The power of the black church was demonstrated again this weekend when Shiloh Baptist Church snipped a bright red ribbon to open a new six-level $5.5 million Family Life Center, a complex pushing skyward in the heart of the inner city.

Among the hundreds participating in the ceremony opening the new complex were several church members who individually had contributed $100,000, $30,000 and $20,000. Such contributions, and the cost of this structure, belie the notion that there's no history or pattern of philanthrophy in the black community. The black American church is the biggest recipient of black philanthrophy in the world. Yet, too often in the past, that wealth was not returned to ease the earthly lot of the churches' memberships. The policy of some preachers seemed to be to ride by in Cadillacs and wave at worshipers struggling by on foot.

That's changed a lot in recent years, as black churches have begun to turn their wealth toward meeting the needs of people. Churches such as the United House of Prayer at 6th and M streets NW, for example, have built low-rent housing and retirement homes. The House of Prayer even serves daily low-cost meals at its cafeteria. Bishop Walter (Sweet Daddy) McCollough also sees that some $70,000 in scholarships is handed out annually to members and nonmembers.

But it was another pressing need that disturbed the Rev. Henry C. Gregory of Shiloh. He looked at the spiraling divorce rate, increasinq child abuse, people living together without commitment, the lonely single adults, the widespread alienation. "Radical domestic disintegration," he called it. His answer: The family life center.

Though a number of churches have started such centers, Shiloh's is thought to be the largest, most expensive and comprehensive complex any black church has built to date in America.

It is the realization of Gregory's dream, and a tribute to his own spirit. And if Saturday's crowd is any indication, there's little doubt there'll be nuclear families, "roommates," "households," college students and teen-agers from foster homes enriching their minds, boosting their spirits and getting physically fit. With its gym, bowling alley, jacuzzi, meeting rooms and banquet hall, roof garden and restaurants, if offers resources to some inner-city dwellers to cope with stress -- resources that some suburbanites take for granted. The problem goes beyond the current faddishness of fitness: In the case of black men, the lack of physical fitness programs and the presence of bad health habits contribute to making theirs the highest death rate in the country.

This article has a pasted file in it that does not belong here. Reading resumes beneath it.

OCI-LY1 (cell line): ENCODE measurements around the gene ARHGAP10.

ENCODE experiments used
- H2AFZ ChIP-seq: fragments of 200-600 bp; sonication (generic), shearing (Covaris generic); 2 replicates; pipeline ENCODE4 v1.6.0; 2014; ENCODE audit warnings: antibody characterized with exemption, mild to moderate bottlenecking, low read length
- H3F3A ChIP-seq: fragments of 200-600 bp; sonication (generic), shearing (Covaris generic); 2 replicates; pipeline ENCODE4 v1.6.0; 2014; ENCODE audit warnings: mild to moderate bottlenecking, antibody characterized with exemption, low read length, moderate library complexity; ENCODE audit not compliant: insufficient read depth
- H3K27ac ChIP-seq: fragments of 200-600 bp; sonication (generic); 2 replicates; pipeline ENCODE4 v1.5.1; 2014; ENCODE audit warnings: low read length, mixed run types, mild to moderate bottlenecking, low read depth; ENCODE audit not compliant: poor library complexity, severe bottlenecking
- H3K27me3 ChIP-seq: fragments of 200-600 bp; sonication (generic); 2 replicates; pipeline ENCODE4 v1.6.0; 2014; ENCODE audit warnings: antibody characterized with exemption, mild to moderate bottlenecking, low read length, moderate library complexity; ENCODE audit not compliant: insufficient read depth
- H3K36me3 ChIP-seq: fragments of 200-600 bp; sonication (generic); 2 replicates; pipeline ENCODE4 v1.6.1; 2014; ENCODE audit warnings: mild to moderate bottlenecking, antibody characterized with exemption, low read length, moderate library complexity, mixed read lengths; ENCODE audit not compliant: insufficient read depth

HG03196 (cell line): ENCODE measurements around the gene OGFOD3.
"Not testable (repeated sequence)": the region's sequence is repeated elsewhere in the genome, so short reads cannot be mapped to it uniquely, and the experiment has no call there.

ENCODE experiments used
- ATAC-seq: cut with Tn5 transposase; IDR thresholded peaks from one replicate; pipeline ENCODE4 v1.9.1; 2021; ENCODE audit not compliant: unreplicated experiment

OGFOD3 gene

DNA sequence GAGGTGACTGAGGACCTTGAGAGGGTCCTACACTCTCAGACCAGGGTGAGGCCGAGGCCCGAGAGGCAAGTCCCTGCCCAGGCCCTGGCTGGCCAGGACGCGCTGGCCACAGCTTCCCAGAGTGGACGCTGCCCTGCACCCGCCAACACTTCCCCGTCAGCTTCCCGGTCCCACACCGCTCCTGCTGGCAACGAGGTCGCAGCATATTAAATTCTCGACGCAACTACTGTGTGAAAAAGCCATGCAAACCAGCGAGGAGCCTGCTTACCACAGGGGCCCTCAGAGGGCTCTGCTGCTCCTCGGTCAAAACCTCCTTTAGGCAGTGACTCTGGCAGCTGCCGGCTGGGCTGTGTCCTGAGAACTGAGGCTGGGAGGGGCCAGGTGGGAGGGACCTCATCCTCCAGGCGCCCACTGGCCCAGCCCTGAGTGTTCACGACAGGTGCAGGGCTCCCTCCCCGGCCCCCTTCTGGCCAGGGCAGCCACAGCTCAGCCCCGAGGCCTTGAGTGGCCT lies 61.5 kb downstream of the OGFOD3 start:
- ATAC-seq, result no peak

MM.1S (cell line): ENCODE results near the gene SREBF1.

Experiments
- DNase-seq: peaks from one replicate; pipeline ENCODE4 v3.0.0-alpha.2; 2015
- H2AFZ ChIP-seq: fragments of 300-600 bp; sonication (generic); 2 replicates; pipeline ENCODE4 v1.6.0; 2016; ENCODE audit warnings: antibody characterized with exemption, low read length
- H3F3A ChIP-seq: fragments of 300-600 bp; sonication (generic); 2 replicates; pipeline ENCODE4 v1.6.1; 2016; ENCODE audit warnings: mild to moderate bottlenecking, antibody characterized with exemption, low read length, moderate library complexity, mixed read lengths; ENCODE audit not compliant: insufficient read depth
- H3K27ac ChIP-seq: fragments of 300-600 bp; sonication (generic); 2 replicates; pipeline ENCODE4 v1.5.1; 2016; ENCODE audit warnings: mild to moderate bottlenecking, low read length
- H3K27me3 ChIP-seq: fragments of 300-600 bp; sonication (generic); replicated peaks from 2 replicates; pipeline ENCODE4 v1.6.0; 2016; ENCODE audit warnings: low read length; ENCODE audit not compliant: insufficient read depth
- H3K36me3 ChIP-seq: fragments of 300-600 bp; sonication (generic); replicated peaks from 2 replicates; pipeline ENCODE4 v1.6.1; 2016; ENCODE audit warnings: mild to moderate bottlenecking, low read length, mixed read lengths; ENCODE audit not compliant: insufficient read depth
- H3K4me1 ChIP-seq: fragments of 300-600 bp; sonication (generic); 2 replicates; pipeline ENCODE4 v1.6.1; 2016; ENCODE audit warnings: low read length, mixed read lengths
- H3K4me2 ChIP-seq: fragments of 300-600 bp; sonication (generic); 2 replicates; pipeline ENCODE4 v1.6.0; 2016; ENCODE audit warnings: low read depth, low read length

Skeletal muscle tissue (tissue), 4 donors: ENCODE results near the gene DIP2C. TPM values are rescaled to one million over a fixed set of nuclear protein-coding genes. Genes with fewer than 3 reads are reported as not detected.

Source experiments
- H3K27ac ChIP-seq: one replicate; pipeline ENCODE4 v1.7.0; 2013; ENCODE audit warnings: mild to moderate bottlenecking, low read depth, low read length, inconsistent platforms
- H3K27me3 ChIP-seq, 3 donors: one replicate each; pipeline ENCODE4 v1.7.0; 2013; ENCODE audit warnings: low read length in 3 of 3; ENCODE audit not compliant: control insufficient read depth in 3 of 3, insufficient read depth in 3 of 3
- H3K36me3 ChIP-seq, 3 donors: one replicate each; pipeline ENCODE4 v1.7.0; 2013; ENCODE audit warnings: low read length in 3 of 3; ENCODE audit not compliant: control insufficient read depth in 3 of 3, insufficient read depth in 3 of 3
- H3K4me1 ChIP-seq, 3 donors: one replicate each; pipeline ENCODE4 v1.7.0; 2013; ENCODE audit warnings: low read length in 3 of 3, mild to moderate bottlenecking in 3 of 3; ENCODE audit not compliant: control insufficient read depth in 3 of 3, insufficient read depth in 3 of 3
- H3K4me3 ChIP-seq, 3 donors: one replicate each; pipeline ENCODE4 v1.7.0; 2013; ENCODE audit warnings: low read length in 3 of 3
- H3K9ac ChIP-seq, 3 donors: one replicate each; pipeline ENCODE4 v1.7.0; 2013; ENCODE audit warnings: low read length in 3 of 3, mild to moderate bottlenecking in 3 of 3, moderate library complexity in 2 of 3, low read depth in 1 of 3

A conference focusing on the problems of families, featuring some of the country's foremost leaders, activists and scholars, officially opened the center. So, as the courtly, soft-spoken Rev. Gregory says, the 5,000-member Shiloh has come a long way since it started in a stable on L Street with 21 members more than a hundred years ago.

But the power and progress of black Baptists is still marred in America by continuing discrimination against women seeking ordination as members. The area churches affiliated with the Baptist Ministers Conference of Washington, D.C. and Vicinity have a powerful, if unofficial, ban against women becoming part of the clergy.

Even as recently as five years ago at Shiloh a woman quit the church after she had mentioned to one of the ministers that she wanted to be ordained, and been dismissed with a chuckle. Although the minister later said he was being facetious and might consider ordination, his offhand remark underscored the reality that a black woman has virtually no chance to become a minister at a black Baptist church in this area. And just three months ago, a minister who defied the ban and helped to ordain a woman at Zion Baptist Church subsequently was ostracized by his fellow ministers. "It's . . . a club," The Rev. J. Terry Wingate said bitterly.

Shiloh's center is a step forward; the ban against women ministers is a foot in the outmoded past. The family life center is visionary; the ban against women is reactionary. The center symbollizes moral vigor; the ban signifies the absence of moral fiber.

Shiloh's $100,000 contributor happened to be a woman. Lucky for her that her dedication didn't extend to wanting to serve the Baptist church by ministering with her life as well as with her money.